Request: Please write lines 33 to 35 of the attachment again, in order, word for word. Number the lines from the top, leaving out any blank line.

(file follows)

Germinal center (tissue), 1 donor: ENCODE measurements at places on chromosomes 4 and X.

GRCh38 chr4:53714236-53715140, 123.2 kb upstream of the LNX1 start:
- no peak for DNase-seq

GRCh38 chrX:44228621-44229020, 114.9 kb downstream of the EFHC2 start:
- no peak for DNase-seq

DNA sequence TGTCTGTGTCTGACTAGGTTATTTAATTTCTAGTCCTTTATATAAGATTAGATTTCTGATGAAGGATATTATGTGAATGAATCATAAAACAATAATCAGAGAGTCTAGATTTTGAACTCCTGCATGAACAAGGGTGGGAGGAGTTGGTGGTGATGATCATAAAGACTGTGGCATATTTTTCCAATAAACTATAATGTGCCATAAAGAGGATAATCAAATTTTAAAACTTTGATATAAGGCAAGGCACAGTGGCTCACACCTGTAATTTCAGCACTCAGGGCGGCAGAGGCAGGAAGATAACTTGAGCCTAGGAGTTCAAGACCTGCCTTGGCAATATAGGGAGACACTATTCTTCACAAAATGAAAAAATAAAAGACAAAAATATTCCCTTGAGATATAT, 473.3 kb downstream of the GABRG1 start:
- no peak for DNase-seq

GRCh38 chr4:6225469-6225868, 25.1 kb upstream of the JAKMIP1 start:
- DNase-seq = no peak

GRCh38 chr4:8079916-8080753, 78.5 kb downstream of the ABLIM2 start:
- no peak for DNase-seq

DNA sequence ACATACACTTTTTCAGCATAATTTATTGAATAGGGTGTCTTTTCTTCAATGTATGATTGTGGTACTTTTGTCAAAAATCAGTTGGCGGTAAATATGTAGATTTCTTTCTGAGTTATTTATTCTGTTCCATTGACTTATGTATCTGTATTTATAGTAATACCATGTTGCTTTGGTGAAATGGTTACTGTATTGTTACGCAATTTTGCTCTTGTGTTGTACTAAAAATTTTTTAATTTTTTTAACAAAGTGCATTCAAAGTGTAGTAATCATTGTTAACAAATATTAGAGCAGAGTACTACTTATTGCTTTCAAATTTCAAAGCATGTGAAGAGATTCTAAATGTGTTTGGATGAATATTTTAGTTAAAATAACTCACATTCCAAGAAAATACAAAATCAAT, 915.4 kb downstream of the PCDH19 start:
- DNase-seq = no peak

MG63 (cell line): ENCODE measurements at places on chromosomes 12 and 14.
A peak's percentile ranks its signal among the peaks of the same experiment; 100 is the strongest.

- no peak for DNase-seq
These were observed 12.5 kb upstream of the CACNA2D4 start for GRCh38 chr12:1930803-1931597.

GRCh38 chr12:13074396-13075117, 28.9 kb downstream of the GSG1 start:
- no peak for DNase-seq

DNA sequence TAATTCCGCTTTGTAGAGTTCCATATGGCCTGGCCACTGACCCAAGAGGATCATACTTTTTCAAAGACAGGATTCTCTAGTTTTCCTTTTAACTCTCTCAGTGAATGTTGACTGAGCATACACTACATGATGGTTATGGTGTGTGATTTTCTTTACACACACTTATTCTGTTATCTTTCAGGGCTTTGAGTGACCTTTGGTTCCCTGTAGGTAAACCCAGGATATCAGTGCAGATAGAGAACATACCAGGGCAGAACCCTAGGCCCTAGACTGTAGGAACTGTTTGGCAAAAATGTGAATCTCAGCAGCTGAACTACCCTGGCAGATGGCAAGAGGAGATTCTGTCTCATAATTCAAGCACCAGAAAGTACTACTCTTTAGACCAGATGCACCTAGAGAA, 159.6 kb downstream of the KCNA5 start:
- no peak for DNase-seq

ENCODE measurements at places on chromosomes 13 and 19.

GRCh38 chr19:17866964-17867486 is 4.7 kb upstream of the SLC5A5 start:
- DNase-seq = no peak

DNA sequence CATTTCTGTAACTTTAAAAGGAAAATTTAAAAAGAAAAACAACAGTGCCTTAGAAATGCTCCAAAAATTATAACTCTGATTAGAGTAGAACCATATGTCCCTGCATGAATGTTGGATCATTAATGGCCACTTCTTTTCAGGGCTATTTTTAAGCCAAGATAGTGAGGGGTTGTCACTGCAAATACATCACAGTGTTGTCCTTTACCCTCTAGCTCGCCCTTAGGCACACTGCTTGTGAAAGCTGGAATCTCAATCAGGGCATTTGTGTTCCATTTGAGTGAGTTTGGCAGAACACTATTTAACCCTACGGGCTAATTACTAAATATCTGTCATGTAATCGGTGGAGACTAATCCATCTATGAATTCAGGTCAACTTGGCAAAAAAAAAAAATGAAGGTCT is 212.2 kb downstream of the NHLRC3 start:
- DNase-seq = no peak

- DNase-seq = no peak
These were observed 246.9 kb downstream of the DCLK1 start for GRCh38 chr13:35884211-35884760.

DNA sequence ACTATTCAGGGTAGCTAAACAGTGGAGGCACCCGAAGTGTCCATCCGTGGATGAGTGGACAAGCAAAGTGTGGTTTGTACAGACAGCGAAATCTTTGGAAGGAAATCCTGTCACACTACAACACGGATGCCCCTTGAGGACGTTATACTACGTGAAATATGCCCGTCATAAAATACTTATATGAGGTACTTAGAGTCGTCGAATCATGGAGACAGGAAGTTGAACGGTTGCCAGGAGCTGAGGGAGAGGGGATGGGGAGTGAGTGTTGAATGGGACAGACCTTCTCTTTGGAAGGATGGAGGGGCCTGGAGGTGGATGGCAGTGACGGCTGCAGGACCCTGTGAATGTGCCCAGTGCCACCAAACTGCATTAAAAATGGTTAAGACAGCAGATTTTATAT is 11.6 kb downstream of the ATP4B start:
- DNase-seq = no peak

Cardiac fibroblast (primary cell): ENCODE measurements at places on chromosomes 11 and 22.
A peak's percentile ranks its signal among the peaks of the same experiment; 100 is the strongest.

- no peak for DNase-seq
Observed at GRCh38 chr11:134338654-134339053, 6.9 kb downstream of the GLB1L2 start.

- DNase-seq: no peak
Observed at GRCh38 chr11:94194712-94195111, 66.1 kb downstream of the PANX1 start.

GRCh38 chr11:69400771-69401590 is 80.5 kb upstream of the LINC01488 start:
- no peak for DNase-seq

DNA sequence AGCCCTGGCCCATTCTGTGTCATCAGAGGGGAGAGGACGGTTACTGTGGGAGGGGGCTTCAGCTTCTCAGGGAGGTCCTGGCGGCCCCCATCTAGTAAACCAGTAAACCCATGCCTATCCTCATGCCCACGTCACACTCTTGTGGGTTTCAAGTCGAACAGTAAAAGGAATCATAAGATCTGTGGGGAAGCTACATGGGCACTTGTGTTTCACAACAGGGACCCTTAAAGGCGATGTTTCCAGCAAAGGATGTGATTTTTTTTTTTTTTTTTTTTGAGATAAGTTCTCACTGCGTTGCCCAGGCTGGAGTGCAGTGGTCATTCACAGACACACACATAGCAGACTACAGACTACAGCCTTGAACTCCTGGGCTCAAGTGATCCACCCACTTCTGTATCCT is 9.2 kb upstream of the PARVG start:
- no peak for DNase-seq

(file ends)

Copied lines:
- no peak for DNase-seq
Observed at GRCh38 chr11:134338654-134339053, 6.9 kb downstream of the GLB1L2 start.

- DNase-seq: no peak